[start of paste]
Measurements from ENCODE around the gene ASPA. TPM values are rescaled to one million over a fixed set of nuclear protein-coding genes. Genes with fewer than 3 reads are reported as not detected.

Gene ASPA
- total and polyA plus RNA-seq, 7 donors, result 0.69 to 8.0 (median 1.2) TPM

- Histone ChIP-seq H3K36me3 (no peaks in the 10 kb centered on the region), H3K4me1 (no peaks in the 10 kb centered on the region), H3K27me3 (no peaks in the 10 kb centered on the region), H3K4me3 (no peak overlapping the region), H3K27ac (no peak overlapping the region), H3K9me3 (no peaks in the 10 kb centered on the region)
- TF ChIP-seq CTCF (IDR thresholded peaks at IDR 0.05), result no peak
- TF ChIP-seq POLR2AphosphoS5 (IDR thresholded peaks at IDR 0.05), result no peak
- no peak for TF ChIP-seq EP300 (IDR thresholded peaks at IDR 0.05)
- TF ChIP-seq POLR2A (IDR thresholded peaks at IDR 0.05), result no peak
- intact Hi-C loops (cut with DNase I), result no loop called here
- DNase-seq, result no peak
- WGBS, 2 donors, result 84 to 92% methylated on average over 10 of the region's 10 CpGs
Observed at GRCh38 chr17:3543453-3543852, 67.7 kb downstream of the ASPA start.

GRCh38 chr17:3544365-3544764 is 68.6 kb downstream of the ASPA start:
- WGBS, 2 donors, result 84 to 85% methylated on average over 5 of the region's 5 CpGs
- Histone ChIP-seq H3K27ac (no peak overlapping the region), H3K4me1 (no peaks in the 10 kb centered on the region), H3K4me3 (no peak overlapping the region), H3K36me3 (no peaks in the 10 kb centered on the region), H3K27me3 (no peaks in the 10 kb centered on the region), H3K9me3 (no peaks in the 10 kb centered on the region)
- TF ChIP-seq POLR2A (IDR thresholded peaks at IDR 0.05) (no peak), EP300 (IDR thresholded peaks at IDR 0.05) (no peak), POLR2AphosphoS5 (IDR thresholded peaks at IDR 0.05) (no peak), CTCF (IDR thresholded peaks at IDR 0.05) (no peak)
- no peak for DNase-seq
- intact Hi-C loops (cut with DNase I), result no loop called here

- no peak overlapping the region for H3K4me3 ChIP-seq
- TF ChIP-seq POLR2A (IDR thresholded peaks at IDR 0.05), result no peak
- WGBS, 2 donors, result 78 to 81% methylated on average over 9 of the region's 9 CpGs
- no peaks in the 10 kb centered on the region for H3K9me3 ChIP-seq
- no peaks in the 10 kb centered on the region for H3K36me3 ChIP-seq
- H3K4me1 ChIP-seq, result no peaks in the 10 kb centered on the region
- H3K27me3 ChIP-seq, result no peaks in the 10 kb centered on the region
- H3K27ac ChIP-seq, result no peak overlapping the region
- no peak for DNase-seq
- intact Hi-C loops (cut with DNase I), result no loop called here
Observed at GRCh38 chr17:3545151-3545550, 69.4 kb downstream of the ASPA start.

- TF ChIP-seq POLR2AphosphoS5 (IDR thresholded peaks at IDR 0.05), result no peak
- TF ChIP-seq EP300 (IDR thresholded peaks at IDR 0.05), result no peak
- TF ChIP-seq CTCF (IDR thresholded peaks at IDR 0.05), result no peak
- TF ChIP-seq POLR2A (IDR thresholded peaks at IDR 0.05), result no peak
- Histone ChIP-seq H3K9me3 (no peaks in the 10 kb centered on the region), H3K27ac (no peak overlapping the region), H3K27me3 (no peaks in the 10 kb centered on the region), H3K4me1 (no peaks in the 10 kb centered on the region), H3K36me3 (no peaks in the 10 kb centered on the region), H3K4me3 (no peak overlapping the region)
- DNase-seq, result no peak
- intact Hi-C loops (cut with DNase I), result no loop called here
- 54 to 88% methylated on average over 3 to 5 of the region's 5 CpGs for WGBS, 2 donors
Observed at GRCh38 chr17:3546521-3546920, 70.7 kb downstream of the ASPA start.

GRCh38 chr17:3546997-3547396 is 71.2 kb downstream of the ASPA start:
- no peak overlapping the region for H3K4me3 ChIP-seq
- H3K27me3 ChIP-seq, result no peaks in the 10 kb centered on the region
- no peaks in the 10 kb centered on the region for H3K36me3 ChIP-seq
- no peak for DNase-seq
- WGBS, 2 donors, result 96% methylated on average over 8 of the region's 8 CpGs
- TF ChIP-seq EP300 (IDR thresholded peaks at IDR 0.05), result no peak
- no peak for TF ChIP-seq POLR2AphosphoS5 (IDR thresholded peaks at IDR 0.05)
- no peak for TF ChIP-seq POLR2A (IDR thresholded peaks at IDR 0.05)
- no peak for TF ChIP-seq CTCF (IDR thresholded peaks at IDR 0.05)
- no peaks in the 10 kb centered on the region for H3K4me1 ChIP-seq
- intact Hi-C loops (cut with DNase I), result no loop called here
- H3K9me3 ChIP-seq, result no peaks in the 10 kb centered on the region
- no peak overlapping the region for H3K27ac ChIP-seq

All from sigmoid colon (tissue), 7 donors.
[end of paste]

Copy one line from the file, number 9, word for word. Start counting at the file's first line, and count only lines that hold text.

- intact Hi-C loops (cut with DNase I), result no loop called here